Woman wins lawsuit over JPAS report

A New Jersey software engineer has won a lawsuit filed against her former employer for filing a false report in JPAS which cause her to lose her security clearance

CAMDEN – An Evesham woman who sued her former employer with a handwritten complaint four years ago has won a $3.5 million verdict.

Anna Baran claimed a Moorestown defense contractor, ASRC Federal Mission Solutions, made a “false and defamatory” statement about her to a federal agency, causing the former software engineer to lose her security clearance, court records say.

According to the details, the company placed a report into JPAS which was later proven to be incorrect. However by the time the report was found to be false, the woman had lost her clearance.

Woman wins $3.5M verdict against former employer


Interesting . . . I have a lot of connections to that facility . . .

This will probably be overturned on appeal. Just about every federal circuit court of appeals follows Becker vs. Philco where the 4th Circuit held that a contractor has an absolute immunity against defamation of an employee because of reports made to the Government as required by the NISPOM.

However . . . If the report was knowingly FALSE, it wasn’t required by the NISPOM . . .

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@willam-henderson let’s say the report was not knowingly false when they entered the info into JPAS or wherever… but if they later found that the allegations were unsubstantiated, would they have an obligation to enter that information as well?

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As I understand it ASRC Mission Solutions Engineering (MSE) employee, Rose Wells told MSE FSO Fran McKenna that MSE employee Anna Baran (plaintiff) allegedly made statements to Wells that Baran intended to go get a rifle and return to MSE and shoot 3 employees. McKenna reported the matter as an Incident Report via JPAS and notified MSE HR. MSE HR interviewed a few people to try to determine what happened. HR was satisfied that terminating Baran was the correct action.

The NISPOM requires that “Contractors shall report adverse information coming to their attention concerning any of their cleared employees. Reports based on rumor or innuendo should not be made.”

Notwithstanding the “rumor or innuendo” instruction contained within the NISPOM, the Becker Court nonetheless recognized a contractor’s lack of discretion in reporting actual as opposed to merely “suspected” adverse conduct, and that “the obligation [to report adverse information] embraces both true and false accusations, both substantial and insubstantial suggestions, perhaps even encompassing rumors.”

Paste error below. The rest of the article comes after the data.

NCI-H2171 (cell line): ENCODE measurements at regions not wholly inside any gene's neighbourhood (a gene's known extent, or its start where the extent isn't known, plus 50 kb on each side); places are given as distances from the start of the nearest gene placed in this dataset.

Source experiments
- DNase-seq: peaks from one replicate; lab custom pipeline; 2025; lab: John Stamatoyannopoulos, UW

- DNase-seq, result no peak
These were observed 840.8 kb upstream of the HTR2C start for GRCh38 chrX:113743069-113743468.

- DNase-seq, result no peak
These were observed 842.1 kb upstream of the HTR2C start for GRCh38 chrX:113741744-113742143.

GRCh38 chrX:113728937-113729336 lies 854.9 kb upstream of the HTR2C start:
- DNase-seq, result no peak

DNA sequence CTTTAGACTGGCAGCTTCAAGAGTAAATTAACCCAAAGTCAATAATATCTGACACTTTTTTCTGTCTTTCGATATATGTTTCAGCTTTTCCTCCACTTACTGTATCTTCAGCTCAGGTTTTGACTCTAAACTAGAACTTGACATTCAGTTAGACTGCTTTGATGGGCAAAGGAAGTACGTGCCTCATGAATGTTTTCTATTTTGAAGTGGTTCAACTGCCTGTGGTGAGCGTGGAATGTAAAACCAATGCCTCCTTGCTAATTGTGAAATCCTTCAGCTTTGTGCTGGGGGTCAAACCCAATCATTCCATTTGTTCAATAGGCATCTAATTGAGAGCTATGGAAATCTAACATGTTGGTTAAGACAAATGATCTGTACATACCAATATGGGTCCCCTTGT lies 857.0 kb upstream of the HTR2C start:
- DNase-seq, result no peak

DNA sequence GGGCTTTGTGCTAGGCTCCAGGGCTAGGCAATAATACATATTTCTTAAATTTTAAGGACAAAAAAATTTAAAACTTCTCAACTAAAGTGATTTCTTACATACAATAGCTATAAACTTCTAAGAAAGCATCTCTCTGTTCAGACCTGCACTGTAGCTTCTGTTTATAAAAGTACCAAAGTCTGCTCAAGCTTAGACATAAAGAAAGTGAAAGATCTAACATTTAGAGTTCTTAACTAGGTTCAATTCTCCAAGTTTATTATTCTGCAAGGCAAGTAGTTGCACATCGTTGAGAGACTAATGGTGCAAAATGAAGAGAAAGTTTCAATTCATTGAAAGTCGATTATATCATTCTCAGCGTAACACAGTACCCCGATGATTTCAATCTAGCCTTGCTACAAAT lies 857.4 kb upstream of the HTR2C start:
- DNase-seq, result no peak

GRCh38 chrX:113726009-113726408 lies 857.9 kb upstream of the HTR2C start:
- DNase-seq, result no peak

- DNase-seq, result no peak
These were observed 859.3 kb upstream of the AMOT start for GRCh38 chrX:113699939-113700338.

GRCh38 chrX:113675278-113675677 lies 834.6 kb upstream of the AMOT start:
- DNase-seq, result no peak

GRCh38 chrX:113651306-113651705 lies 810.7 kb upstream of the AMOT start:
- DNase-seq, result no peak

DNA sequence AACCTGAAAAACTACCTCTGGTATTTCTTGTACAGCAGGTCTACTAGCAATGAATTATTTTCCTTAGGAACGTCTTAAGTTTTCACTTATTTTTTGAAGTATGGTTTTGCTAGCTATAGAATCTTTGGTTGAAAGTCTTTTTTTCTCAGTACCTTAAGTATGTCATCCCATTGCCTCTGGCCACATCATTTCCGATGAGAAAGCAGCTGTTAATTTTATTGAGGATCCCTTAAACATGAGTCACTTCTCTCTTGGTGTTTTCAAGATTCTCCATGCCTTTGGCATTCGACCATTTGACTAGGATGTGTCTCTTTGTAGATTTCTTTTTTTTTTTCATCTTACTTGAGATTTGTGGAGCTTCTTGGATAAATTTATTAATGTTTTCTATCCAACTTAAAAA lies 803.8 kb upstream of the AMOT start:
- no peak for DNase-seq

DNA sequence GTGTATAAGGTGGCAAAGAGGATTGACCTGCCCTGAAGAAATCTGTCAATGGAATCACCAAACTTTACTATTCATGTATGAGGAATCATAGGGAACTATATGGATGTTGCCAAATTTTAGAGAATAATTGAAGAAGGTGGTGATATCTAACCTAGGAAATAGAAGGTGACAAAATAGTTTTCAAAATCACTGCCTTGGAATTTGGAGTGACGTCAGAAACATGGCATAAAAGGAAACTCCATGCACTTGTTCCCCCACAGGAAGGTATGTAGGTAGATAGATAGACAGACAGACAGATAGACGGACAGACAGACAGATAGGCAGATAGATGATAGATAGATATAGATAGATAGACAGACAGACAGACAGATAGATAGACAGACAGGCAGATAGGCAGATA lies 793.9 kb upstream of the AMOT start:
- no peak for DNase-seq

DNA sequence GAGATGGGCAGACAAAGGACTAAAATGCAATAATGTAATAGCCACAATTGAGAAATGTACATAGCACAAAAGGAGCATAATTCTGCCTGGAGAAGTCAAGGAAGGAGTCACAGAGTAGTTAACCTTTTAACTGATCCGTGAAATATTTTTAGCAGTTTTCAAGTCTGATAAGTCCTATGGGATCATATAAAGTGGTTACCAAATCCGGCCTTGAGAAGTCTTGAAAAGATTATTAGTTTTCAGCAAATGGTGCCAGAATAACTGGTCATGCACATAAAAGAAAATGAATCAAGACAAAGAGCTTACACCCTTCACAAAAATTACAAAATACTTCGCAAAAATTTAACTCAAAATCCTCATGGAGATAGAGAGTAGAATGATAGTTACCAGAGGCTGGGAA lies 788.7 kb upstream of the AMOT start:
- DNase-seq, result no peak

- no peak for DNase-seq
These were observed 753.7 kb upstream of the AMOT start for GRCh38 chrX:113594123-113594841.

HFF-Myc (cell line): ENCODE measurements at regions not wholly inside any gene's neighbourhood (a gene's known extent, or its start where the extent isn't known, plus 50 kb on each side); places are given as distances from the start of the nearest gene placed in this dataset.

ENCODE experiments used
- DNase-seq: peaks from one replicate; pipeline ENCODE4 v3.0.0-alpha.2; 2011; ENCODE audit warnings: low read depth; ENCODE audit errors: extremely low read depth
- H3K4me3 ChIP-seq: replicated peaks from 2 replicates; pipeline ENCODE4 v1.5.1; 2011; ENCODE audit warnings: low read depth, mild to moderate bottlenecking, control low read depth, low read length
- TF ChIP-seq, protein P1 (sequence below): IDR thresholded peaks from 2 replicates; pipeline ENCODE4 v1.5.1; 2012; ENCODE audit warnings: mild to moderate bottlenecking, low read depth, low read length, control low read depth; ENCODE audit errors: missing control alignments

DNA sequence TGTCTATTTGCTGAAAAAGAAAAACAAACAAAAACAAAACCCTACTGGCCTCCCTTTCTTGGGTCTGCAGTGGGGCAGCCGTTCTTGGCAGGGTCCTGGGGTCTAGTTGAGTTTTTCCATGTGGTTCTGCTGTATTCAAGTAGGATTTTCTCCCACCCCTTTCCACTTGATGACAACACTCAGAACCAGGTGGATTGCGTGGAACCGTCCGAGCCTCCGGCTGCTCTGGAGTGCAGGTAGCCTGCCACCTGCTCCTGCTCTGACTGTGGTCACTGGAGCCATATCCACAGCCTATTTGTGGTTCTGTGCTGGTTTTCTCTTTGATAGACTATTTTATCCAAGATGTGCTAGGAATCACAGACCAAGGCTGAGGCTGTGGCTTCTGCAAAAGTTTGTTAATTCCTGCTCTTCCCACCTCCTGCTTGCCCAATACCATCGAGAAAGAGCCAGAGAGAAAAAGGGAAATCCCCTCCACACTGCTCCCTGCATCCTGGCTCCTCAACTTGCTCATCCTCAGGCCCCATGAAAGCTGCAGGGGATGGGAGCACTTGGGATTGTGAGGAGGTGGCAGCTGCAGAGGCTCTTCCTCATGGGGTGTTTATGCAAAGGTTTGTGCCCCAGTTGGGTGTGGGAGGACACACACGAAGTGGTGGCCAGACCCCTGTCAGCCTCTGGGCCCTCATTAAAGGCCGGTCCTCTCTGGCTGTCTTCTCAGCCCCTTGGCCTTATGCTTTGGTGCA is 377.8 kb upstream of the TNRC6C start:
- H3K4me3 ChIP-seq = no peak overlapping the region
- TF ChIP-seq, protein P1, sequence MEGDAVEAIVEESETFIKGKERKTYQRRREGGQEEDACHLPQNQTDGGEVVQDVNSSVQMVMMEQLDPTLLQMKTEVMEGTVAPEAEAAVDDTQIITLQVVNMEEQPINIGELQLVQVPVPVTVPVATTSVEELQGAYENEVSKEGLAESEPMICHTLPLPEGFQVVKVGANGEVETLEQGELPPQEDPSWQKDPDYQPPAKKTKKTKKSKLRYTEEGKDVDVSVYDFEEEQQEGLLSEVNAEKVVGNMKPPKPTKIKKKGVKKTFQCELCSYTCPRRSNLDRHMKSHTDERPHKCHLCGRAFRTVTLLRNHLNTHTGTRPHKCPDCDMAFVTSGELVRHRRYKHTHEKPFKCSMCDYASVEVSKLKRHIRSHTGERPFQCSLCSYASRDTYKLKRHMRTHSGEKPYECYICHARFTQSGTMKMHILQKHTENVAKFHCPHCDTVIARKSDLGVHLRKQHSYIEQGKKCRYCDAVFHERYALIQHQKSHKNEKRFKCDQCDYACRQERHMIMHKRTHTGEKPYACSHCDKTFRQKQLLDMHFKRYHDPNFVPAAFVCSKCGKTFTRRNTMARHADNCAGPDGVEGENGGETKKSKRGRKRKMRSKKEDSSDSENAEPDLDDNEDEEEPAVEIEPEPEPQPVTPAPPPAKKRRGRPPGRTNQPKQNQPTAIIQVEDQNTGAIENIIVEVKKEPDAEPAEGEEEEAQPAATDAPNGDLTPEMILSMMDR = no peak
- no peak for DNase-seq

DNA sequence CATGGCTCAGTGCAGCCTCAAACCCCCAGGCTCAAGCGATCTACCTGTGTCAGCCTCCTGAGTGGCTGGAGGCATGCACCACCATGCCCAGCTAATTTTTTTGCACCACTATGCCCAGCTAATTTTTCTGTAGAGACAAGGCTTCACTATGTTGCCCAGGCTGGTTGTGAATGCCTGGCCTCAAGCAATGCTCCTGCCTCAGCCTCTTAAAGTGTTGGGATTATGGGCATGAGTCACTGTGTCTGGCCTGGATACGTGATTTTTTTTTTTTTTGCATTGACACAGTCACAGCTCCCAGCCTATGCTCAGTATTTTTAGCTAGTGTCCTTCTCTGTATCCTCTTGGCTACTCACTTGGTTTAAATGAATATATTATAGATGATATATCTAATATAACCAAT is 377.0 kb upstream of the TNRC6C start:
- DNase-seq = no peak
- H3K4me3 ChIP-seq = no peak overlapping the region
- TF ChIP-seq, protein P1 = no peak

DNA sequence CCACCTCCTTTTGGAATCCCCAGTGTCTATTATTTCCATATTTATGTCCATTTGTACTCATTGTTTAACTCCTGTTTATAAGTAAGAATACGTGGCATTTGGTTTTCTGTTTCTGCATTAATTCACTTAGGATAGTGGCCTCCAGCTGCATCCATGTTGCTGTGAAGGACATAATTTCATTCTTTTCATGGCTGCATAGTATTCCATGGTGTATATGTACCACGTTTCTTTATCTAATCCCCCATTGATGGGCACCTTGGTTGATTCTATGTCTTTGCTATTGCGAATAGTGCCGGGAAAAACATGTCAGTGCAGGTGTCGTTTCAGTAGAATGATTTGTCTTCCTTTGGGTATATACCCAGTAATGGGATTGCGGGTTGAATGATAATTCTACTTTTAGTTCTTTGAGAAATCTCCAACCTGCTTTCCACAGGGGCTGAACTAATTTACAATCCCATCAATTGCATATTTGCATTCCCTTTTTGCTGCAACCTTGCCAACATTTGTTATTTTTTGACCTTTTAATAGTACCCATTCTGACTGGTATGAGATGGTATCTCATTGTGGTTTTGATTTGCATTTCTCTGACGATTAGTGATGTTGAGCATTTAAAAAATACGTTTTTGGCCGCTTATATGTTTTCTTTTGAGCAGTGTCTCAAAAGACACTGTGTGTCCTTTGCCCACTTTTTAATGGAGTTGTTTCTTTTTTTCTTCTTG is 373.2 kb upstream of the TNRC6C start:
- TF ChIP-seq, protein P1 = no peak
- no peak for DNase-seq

In the Baran case the allegation was neither rumor nor innuendo. An allegation is not a rumor if the source of the allegation is known. In this case an employee, Wells, made the allegation directly to the MSE FSO. The NISPOM does not require the FSO to investigate the accuracy of the allegation. That’s the responsibility of the Government. Unless it could be proven that McKenna knew the allegation to be false, McKenna had no choice but to report the allegation via JPAS. IMHO, if Wells was a KMP at MSE, then MSE might be liable. Otherwise, Wells is liable, but not MSE.

Normally if new information surfaces, an FSO is supposed to submit via JPAS, but that become a bit unclear after the individual has been separated from the company in JPAS.

If a report is required and the reporting knew, and was advised, the report had false information and didnt correct it, isnt that really bad regardless of the affect on a individual. Like negligence in reporting or something like that?

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It boggles my mind how anyone–much less a legal professional–can look at a case like this and conclude the employer didn’t do anything wrong.


I didn’t say that MSE did nothing wrong. I don’t know about all aspects of the case. I was commenting on that portion of the lawsuit regarding defamation premised on the JPAS Incident Report. Unless the MSE FSO knew at the time that Wells’ allegation was false, the FSO was required by the NISPOM to submit an Incident Report via JPAS and as a matter of law under those circumstances has absolute immunity to a claim of defamation.

I myself am facing a similar situation. I am a Federal Employee who is faced with false allegations against management. My clearance is being threatened, however action is not yet finalized.

Management knowingly withheld evidence to support their claim. Of the attorneys I have spoken to, nothing can be done yet as no decision has been finalized.